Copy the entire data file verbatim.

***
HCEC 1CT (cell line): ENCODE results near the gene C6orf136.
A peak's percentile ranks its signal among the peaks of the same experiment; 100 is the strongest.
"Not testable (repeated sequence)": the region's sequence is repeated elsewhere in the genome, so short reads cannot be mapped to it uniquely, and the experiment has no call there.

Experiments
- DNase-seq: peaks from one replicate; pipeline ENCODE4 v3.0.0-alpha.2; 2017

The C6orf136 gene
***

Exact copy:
HCEC 1CT (cell line): ENCODE results near the gene C6orf136.
A peak's percentile ranks its signal among the peaks of the same experiment; 100 is the strongest.
"Not testable (repeated sequence)": the region's sequence is repeated elsewhere in the genome, so short reads cannot be mapped to it uniquely, and the experiment has no call there.

Experiments
- DNase-seq: peaks from one replicate; pipeline ENCODE4 v3.0.0-alpha.2; 2017

The C6orf136 gene